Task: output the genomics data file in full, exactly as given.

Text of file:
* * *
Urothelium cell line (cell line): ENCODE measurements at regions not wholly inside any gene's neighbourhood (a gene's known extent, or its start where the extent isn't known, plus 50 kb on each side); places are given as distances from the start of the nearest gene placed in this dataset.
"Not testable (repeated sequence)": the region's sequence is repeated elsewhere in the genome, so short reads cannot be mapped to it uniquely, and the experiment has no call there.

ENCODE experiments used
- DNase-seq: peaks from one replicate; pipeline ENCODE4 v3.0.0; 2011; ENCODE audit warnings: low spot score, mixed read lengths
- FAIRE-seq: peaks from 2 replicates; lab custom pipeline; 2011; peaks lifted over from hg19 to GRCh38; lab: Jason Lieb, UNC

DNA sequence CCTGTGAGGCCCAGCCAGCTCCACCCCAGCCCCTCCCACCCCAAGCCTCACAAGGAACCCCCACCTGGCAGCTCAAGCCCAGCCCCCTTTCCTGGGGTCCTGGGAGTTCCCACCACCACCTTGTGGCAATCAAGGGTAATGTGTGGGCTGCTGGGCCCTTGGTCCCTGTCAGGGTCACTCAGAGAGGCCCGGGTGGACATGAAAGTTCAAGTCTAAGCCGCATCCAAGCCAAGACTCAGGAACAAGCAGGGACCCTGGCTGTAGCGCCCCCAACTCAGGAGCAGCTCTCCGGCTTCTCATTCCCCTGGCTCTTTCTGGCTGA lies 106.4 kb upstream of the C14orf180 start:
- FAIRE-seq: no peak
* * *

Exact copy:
Urothelium cell line (cell line): ENCODE measurements at regions not wholly inside any gene's neighbourhood (a gene's known extent, or its start where the extent isn't known, plus 50 kb on each side); places are given as distances from the start of the nearest gene placed in this dataset.
"Not testable (repeated sequence)": the region's sequence is repeated elsewhere in the genome, so short reads cannot be mapped to it uniquely, and the experiment has no call there.

ENCODE experiments used
- DNase-seq: peaks from one replicate; pipeline ENCODE4 v3.0.0; 2011; ENCODE audit warnings: low spot score, mixed read lengths
- FAIRE-seq: peaks from 2 replicates; lab custom pipeline; 2011; peaks lifted over from hg19 to GRCh38; lab: Jason Lieb, UNC

DNA sequence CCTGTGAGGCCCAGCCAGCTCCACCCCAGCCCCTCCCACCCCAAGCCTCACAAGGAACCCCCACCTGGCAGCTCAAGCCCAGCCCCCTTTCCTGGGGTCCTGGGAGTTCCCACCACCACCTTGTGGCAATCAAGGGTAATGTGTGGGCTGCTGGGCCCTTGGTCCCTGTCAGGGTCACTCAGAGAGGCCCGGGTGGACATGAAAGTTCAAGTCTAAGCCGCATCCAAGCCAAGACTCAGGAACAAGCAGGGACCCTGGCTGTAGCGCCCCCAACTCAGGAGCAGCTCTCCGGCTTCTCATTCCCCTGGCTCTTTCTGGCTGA lies 106.4 kb upstream of the C14orf180 start:
- FAIRE-seq: no peak